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More than 20 countries challenge WWF declaration

Over twenty countries have officially challenged the Ministerial declaration released today at the World Water Forum, which defines water as a human need rather than a human right, through a counter-declaration.

Latin American states have played a key role in gathering signatures onto a declaration that recognizes access to water and sanitation as a human right and commits to all necessary action for the progressive implementation of this right.

The growing list currently includes (in alphabetical order): Bangladesh; Benin;  Bolivia; Chad; Chile; Cuba; Ecuador; Ethiopia; Guatemala; Honduras; Morocco; Namibia; Niger; Panama; Paraguay; South Africa; Spain; Sri Lanka; Uruguay; and Venezuela.

Switzerland has declared its support although a formal signature will take months to finalize.

In addition, nine countries have also signed onto a statement that calls on States to develop a global water forum within the framework of the United Nations based on the principles of democracy, full participation, equity, transparency and social inclusion.  This list currently includes: Benin; Bolivia; Chile; Cuba; Ecuador; Honduras; Panama; Paraguay; and Venezuela.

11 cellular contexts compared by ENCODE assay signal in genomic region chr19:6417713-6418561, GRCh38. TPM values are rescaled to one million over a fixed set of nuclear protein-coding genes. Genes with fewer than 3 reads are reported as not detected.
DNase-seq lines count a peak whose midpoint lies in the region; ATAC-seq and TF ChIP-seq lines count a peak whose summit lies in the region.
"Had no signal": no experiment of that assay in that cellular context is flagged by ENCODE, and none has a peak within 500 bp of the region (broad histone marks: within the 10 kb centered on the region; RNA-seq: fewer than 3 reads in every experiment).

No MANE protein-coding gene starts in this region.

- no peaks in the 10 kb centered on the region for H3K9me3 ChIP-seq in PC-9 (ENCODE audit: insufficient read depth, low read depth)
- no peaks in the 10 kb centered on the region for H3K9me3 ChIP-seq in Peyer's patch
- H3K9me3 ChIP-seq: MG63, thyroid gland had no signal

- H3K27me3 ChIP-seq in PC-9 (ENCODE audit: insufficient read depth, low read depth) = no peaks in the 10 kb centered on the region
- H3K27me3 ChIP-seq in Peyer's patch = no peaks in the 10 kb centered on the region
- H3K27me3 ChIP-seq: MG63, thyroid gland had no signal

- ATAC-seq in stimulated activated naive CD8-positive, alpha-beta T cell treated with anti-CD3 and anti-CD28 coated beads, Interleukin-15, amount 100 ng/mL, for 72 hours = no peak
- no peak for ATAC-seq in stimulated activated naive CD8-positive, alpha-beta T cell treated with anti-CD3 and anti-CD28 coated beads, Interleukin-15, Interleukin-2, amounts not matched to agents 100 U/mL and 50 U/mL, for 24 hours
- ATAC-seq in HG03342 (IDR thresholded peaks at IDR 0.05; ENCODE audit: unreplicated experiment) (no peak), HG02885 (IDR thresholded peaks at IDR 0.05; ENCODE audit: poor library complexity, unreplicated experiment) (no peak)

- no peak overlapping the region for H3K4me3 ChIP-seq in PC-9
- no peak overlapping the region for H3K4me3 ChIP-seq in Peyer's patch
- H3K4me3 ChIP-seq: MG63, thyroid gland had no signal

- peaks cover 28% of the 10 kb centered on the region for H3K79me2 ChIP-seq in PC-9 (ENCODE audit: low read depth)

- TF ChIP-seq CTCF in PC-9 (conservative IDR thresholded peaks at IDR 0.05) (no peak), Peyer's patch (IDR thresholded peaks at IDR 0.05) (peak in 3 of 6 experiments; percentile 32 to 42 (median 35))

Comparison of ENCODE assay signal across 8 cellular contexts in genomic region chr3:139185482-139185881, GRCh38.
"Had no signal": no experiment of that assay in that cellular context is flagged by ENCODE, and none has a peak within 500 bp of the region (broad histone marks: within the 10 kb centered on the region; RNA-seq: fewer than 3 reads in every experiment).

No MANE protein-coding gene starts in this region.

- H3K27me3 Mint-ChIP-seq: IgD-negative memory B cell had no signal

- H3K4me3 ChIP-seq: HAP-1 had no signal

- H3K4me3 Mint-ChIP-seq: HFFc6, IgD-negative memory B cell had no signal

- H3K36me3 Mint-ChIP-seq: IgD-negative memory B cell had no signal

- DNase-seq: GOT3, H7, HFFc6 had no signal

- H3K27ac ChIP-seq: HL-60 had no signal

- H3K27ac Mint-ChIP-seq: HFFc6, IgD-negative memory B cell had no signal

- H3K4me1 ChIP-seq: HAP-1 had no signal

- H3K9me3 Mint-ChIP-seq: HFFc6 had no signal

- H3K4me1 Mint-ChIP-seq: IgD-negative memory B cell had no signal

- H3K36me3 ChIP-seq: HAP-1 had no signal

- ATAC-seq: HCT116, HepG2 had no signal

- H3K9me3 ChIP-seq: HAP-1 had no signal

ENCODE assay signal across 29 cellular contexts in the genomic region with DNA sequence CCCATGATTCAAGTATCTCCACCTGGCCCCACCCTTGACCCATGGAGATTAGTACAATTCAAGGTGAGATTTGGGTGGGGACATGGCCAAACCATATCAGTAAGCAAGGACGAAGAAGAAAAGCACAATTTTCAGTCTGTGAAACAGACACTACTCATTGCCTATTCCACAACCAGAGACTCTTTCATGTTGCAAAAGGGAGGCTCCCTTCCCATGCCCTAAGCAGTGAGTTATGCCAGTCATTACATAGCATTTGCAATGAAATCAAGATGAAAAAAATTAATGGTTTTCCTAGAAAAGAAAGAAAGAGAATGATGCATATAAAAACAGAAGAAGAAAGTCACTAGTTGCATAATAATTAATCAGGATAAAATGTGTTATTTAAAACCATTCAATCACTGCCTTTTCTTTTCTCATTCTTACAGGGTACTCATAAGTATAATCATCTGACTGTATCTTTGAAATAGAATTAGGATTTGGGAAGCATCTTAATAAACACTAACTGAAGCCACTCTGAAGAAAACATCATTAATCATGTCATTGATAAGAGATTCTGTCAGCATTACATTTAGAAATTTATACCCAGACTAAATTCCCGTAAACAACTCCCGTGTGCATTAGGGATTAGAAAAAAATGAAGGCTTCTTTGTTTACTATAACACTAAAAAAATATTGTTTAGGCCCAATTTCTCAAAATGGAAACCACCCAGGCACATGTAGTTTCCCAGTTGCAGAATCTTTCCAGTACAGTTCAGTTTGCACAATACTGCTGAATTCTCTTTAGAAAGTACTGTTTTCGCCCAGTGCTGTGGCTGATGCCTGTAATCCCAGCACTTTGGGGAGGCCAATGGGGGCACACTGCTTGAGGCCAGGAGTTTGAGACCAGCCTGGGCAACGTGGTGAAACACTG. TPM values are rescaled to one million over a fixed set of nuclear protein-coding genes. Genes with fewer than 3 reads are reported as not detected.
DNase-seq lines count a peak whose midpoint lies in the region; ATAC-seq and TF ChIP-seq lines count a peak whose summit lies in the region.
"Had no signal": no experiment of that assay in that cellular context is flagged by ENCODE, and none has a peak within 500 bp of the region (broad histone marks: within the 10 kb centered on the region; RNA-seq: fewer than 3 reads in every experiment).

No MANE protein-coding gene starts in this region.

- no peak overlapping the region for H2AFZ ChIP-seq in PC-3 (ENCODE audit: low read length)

The People’s Water Forum, a civil society and labour coalition representing nearly 70 countries, has called for water to be recognized as a human right and for an end to the World Water Forum.

“This is a victory for all our groups who have been working for over 15 years for water to be recognized as a human right,” says Maude Barlow, senior advisor to the President of the UN General Assembly.

Discussions are ongoing and more countries are expected to sign on to the counter-declaration.